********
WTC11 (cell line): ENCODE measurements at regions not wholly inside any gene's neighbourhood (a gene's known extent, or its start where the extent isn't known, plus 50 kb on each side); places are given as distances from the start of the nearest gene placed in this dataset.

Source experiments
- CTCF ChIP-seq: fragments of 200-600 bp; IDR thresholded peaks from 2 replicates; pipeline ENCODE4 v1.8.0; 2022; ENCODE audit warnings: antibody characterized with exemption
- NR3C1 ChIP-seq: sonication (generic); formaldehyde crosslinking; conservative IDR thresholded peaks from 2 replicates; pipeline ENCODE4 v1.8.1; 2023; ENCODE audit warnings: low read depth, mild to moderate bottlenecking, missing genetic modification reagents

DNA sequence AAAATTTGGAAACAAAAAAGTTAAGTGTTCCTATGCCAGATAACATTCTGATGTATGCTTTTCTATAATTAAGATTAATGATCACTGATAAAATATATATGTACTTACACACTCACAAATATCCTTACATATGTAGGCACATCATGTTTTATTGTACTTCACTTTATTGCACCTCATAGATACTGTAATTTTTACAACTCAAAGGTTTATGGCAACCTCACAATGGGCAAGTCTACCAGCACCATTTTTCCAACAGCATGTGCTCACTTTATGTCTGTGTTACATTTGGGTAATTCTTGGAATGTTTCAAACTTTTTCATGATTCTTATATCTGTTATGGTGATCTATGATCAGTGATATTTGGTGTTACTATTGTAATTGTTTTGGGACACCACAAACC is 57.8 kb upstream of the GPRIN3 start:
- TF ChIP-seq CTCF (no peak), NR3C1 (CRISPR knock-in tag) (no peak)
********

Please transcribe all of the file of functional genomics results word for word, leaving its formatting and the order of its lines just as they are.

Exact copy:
WTC11 (cell line): ENCODE measurements at regions not wholly inside any gene's neighbourhood (a gene's known extent, or its start where the extent isn't known, plus 50 kb on each side); places are given as distances from the start of the nearest gene placed in this dataset.

Source experiments
- CTCF ChIP-seq: fragments of 200-600 bp; IDR thresholded peaks from 2 replicates; pipeline ENCODE4 v1.8.0; 2022; ENCODE audit warnings: antibody characterized with exemption
- NR3C1 ChIP-seq: sonication (generic); formaldehyde crosslinking; conservative IDR thresholded peaks from 2 replicates; pipeline ENCODE4 v1.8.1; 2023; ENCODE audit warnings: low read depth, mild to moderate bottlenecking, missing genetic modification reagents

DNA sequence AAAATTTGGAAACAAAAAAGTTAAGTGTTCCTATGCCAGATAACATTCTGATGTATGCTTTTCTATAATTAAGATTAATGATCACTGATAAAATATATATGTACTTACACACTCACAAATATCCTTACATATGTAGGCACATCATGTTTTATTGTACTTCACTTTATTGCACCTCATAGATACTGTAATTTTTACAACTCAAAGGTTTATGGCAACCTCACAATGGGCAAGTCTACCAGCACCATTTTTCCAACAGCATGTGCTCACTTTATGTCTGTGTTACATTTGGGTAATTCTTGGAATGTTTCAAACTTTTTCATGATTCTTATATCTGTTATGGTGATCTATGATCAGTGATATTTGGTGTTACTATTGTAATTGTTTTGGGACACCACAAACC is 57.8 kb upstream of the GPRIN3 start:
- TF ChIP-seq CTCF (no peak), NR3C1 (CRISPR knock-in tag) (no peak)